Thursday, March 30, 2006


High resolution pictures in Pymol 0.99

Hi there, true believers!

Warren DeLano has shared with [ccp4bb] a simple way for creating publication apt images right from the Pymol 0.99 command line, skipping the use of image editing programs such as Gimp, Krita and so. I've found it to be very interesting and entertaining, so I'll reproduce it here:

# for OpenGL images:

draw 1200,900
png image1.png, dpi=300

# for ray-traced images:

ray 1200,900
png image2.png, dpi=300

Hope it's useful for you!

Friday, March 24, 2006


Introducing pdbsplit 0.3.1

Hi comrades,

I've finished version 0.3.1 of my handy utility called pdbsplit, which can right now split a single PDB file into several chains, domains, aminoacid groups, etc. You can now choose different ranges of aminoacids to be output, and there switches for ripping headers, ligands, waters, etc.

The download link (Unix sources) is here.


Monday, March 20, 2006


Changing the codec for those incompatible videos in your presentation

The other day I was writing about how to compile some images into a movie, for using in a sexy protein streap-tease show. Well, if your results were not satisfying, maybe it was because you used the wrong codec. Don't misunderstand me, no codec is wrong at all, but let's face that there are ones that don't even meet the naiver compatibility tests (gates media video?).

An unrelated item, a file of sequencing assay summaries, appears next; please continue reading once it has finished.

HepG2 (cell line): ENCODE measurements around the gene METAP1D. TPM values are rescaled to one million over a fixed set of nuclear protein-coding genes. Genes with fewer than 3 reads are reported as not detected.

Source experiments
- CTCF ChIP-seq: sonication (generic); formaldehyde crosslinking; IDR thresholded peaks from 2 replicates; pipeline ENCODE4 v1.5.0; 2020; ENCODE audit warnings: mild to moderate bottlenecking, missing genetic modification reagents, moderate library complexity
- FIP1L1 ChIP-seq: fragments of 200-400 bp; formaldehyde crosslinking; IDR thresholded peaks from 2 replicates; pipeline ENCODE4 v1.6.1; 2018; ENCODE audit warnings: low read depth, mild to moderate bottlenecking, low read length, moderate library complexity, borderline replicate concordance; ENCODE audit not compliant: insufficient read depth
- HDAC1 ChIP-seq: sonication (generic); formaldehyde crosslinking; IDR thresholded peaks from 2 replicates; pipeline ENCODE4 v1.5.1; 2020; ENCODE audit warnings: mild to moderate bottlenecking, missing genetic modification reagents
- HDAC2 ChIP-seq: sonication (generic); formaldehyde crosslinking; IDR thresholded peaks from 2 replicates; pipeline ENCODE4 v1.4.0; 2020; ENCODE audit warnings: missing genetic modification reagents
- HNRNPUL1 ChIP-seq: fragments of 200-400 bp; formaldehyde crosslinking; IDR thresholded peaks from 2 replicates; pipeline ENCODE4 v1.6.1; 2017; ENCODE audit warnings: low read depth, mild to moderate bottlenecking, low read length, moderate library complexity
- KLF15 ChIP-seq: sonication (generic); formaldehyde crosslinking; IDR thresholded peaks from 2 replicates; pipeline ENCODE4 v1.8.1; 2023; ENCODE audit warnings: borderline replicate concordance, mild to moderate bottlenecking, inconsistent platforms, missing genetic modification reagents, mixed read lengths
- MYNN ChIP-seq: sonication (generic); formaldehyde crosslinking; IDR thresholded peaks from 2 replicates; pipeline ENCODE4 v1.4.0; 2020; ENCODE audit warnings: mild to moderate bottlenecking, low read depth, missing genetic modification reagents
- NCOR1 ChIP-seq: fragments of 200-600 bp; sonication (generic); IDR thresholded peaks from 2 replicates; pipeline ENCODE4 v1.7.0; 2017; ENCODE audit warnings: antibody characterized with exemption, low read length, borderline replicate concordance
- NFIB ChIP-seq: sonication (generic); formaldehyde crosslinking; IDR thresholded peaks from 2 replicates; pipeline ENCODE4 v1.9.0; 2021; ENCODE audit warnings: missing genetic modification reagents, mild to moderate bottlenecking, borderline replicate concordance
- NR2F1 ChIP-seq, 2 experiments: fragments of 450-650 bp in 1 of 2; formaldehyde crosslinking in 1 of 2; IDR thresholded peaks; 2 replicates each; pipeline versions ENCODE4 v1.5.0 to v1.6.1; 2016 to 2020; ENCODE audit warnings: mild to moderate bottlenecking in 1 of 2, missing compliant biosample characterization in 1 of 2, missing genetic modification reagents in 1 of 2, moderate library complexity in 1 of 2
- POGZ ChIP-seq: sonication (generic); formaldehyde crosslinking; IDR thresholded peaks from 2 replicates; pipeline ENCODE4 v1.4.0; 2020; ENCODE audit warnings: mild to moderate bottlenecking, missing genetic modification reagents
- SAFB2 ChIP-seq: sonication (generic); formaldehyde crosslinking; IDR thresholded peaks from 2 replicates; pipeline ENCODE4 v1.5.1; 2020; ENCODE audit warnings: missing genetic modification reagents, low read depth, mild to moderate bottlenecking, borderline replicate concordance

If you want to change your codec, here's your command (again using ffmpeg):

ffmpeg -i inVideo -f avi -vcodec mpeg4 -b 800 -g 300 -bf 2 -acodec mp3 -ab 128 videoMpeg4.avi

This line forces the avi format (-f avi), uses mpeg-4 as the encoding standard (-vcodec mpeg4), sets a bitrate of 800kbps (-b 800), sizes GOP in 300, so it makes DivX compatible (-g 300), etc. Replace inVideo with your video name, and you're done.

Nice encoding!

Saturday, March 18, 2006


Reading a PDB file in C

Attempted to read a PDB file in C? Got frustrated? Hope not, but if so, here's a small key for reading the PDB's ATOM fields:

First and second line represent the positions of the array you have to access to read that field. For example:

char tempString[80];